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Violence And Colonial Order

Author: Martin Thomas
Publisher: Cambridge University Press
ISBN: 0521768411
Size: 52.98 MB
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A striking new interpretation of colonial policing and political violence in three empires between the two world wars.

Gentlemanly Terrorists

Author: Durba Ghosh
Publisher: Cambridge University Press
ISBN: 1107186668
Size: 10.48 MB
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In Gentlemanly Terrorists, Durba Ghosh uncovers the critical place of revolutionary terrorism in the colonial and postcolonial history of modern India. She reveals how so-called 'Bhadralok dacoits' used assassinations, bomb attacks, and armed robberies to accelerate the departure of the British from India and how, in response, the colonial government effectively declared a state of emergency, suspending the rule of law and detaining hundreds of suspected terrorists. She charts how each measure of constitutional reform to expand Indian representation in 1919 and 1935 was accompanied by emergency legislation to suppress political activism by those considered a threat to the security of the state. Repressive legislation became increasingly seen as a necessary condition to British attempts to promote civic society and liberal governance in India. By placing political violence at the center of India's campaigns to win independence, this book reveals how terrorism shaped the modern nation-state in India.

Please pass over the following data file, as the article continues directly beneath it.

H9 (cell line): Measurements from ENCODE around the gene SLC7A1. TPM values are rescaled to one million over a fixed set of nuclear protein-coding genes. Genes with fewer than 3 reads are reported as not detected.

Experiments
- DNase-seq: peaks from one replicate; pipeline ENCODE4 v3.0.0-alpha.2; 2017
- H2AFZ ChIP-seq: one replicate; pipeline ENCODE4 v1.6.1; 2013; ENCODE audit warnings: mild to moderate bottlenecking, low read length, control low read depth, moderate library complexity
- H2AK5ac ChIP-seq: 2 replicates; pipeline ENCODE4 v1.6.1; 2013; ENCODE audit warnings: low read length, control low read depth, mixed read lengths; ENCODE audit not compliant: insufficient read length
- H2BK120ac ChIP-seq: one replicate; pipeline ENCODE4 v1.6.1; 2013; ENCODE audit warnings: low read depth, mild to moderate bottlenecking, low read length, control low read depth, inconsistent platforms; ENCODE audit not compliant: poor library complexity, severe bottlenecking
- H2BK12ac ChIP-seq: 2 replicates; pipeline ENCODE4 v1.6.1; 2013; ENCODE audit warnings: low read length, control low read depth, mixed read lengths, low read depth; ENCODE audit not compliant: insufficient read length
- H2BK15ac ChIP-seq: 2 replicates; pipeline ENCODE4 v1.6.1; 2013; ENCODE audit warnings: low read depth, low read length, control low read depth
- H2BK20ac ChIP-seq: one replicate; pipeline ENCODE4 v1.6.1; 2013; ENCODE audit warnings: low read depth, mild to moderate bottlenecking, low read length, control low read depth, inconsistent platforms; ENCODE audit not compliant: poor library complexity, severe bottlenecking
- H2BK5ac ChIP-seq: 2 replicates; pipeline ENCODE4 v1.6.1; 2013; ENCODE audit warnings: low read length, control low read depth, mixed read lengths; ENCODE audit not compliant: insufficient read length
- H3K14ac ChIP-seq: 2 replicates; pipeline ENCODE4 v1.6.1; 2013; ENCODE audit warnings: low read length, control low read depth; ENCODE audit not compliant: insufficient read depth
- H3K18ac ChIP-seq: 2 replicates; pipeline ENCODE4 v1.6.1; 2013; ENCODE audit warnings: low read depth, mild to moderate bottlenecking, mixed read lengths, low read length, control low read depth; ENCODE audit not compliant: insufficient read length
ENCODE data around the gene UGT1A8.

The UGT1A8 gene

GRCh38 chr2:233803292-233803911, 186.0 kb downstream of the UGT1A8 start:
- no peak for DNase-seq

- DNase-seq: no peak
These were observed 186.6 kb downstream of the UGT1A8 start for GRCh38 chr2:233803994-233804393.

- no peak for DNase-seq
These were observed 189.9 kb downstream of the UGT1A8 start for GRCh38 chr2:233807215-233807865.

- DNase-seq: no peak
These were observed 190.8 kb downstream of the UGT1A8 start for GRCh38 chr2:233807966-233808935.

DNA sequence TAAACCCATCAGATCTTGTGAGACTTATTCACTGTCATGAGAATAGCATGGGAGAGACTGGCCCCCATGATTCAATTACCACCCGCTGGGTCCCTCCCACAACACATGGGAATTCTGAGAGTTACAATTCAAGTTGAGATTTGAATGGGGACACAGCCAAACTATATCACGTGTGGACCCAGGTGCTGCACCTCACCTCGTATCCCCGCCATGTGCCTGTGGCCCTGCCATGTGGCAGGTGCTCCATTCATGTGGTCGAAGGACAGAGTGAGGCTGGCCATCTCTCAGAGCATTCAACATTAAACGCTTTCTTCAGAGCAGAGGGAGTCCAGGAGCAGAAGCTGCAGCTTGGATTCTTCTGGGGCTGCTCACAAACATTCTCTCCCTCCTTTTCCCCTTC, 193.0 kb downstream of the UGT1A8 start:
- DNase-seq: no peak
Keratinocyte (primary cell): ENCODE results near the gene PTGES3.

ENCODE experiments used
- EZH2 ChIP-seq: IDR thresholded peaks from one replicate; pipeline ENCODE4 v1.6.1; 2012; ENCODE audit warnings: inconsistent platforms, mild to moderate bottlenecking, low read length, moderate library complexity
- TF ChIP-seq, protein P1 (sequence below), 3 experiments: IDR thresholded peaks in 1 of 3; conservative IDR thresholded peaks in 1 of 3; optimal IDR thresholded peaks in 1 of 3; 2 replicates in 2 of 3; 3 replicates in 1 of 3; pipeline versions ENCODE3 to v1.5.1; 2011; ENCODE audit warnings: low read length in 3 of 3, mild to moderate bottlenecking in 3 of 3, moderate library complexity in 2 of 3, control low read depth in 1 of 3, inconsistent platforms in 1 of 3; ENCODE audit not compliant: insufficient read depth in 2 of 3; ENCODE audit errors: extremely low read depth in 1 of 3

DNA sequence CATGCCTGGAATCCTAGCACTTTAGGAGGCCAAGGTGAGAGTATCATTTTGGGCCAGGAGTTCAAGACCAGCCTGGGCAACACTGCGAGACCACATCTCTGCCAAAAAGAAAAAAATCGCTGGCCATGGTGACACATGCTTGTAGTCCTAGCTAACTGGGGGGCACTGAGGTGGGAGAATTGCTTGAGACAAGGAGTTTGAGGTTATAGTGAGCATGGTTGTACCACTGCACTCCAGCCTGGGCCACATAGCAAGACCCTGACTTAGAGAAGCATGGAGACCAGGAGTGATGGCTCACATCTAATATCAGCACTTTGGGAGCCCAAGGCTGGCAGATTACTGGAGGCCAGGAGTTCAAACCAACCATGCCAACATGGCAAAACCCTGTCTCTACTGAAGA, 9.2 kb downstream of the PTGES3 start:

Critical Perspectives On Colonialism

Author: Fiona Paisley
Publisher: Routledge
ISBN: 1136274618
Size: 62.37 MB
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This collection brings much-needed focus to the vibrancy and vitality of minority and marginal writing about empire, and to their implications as expressions of embodied contact between imperial power and those negotiating its consequences from "below." The chapters explore how less powerful and less privileged actors in metropolitan and colonial societies within the British Empire have made use of the written word and of the power of speech, public performance, and street politics. This book breaks new ground by combining work about marginalized figures from within Britain as well as counterparts in the colonies, ranging from published sources such as indigenous newspapers to ordinary and everyday writings including diaries, letters, petitions, ballads, suicide notes, and more. Each chapter engages with the methodological implications of working with everyday scribblings and asks what these alternate modernities and histories mean for the larger critique of the "imperial archive" that has shaped much of the most interesting writing on empire in the past decade.

World Art And The Legacies Of Colonial Violence

Author: DanielJ. Rycroft
Publisher: Routledge
ISBN: 135153632X
Size: 42.10 MB